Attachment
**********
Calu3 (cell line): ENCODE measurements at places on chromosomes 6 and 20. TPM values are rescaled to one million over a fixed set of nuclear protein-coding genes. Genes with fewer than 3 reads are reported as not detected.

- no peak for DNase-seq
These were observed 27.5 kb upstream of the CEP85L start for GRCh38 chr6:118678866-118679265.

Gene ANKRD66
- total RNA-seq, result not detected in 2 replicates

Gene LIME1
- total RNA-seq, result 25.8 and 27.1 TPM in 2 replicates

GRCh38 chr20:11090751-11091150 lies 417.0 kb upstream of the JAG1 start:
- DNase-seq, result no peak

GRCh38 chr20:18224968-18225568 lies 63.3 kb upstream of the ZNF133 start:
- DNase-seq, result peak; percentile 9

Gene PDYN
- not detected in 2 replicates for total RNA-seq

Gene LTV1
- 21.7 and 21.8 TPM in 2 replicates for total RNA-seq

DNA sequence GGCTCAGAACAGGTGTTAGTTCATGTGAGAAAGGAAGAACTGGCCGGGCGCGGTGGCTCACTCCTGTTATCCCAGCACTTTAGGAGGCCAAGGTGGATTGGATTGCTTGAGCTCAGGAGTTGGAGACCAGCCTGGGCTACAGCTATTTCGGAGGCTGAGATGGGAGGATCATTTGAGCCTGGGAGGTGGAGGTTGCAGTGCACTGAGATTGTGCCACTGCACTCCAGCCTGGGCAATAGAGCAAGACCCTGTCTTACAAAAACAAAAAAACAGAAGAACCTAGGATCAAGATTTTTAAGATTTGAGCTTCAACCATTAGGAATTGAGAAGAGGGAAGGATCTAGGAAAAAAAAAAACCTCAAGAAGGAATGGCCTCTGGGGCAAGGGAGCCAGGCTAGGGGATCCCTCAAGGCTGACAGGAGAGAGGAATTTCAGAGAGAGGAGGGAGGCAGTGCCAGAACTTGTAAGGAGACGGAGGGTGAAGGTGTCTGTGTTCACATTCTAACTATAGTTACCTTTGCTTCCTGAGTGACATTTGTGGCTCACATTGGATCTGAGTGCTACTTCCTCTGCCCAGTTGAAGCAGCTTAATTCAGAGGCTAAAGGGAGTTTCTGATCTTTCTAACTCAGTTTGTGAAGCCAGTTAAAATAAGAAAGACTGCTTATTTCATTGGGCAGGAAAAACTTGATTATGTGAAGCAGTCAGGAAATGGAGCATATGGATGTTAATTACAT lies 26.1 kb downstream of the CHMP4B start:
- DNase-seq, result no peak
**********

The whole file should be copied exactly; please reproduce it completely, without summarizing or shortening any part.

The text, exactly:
Calu3 (cell line): ENCODE measurements at places on chromosomes 6 and 20. TPM values are rescaled to one million over a fixed set of nuclear protein-coding genes. Genes with fewer than 3 reads are reported as not detected.

- no peak for DNase-seq
These were observed 27.5 kb upstream of the CEP85L start for GRCh38 chr6:118678866-118679265.

Gene ANKRD66
- total RNA-seq, result not detected in 2 replicates

Gene LIME1
- total RNA-seq, result 25.8 and 27.1 TPM in 2 replicates

GRCh38 chr20:11090751-11091150 lies 417.0 kb upstream of the JAG1 start:
- DNase-seq, result no peak

GRCh38 chr20:18224968-18225568 lies 63.3 kb upstream of the ZNF133 start:
- DNase-seq, result peak; percentile 9

Gene PDYN
- not detected in 2 replicates for total RNA-seq

Gene LTV1
- 21.7 and 21.8 TPM in 2 replicates for total RNA-seq

DNA sequence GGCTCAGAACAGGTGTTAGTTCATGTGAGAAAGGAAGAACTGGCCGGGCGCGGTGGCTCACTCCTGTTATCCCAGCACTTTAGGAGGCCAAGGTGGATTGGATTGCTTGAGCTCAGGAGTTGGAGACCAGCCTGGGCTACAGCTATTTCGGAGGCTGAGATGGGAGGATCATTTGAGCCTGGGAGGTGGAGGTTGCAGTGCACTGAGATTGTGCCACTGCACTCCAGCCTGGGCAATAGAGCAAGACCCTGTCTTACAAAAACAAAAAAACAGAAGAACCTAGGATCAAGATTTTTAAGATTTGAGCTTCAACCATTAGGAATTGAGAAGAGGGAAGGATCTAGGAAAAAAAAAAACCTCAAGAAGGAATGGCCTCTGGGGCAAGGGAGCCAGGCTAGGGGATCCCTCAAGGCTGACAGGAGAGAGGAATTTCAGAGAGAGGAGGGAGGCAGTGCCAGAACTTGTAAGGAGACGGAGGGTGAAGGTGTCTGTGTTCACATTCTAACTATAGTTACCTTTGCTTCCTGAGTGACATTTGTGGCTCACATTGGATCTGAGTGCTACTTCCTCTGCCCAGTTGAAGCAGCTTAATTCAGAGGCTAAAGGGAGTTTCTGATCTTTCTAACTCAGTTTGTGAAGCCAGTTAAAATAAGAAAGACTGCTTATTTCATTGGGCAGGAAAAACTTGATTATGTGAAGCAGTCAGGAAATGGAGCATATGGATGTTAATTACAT lies 26.1 kb downstream of the CHMP4B start:
- DNase-seq, result no peak